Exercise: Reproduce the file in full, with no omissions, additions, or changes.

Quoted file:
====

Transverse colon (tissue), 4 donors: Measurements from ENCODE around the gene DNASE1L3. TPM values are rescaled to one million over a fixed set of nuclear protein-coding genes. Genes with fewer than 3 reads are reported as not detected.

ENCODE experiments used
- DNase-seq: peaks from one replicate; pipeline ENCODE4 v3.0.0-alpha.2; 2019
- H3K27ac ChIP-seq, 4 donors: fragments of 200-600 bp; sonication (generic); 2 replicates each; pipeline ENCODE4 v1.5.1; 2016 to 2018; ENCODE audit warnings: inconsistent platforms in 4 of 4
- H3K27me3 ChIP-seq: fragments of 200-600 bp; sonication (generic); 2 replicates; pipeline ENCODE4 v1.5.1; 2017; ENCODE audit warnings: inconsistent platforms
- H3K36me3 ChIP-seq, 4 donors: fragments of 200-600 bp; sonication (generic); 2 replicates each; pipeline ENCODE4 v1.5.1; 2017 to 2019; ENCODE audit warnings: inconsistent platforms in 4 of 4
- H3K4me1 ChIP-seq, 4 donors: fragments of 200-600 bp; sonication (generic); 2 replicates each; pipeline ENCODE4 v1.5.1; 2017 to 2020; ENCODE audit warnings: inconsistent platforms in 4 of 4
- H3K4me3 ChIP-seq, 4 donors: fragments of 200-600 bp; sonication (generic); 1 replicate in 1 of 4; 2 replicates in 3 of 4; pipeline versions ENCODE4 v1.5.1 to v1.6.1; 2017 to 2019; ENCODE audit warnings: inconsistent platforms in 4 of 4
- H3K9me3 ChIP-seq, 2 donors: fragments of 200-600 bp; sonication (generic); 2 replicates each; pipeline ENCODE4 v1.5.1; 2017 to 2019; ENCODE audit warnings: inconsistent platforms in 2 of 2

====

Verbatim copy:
Transverse colon (tissue), 4 donors: Measurements from ENCODE around the gene DNASE1L3. TPM values are rescaled to one million over a fixed set of nuclear protein-coding genes. Genes with fewer than 3 reads are reported as not detected.

ENCODE experiments used
- DNase-seq: peaks from one replicate; pipeline ENCODE4 v3.0.0-alpha.2; 2019
- H3K27ac ChIP-seq, 4 donors: fragments of 200-600 bp; sonication (generic); 2 replicates each; pipeline ENCODE4 v1.5.1; 2016 to 2018; ENCODE audit warnings: inconsistent platforms in 4 of 4
- H3K27me3 ChIP-seq: fragments of 200-600 bp; sonication (generic); 2 replicates; pipeline ENCODE4 v1.5.1; 2017; ENCODE audit warnings: inconsistent platforms
- H3K36me3 ChIP-seq, 4 donors: fragments of 200-600 bp; sonication (generic); 2 replicates each; pipeline ENCODE4 v1.5.1; 2017 to 2019; ENCODE audit warnings: inconsistent platforms in 4 of 4
- H3K4me1 ChIP-seq, 4 donors: fragments of 200-600 bp; sonication (generic); 2 replicates each; pipeline ENCODE4 v1.5.1; 2017 to 2020; ENCODE audit warnings: inconsistent platforms in 4 of 4
- H3K4me3 ChIP-seq, 4 donors: fragments of 200-600 bp; sonication (generic); 1 replicate in 1 of 4; 2 replicates in 3 of 4; pipeline versions ENCODE4 v1.5.1 to v1.6.1; 2017 to 2019; ENCODE audit warnings: inconsistent platforms in 4 of 4
- H3K9me3 ChIP-seq, 2 donors: fragments of 200-600 bp; sonication (generic); 2 replicates each; pipeline ENCODE4 v1.5.1; 2017 to 2019; ENCODE audit warnings: inconsistent platforms in 2 of 2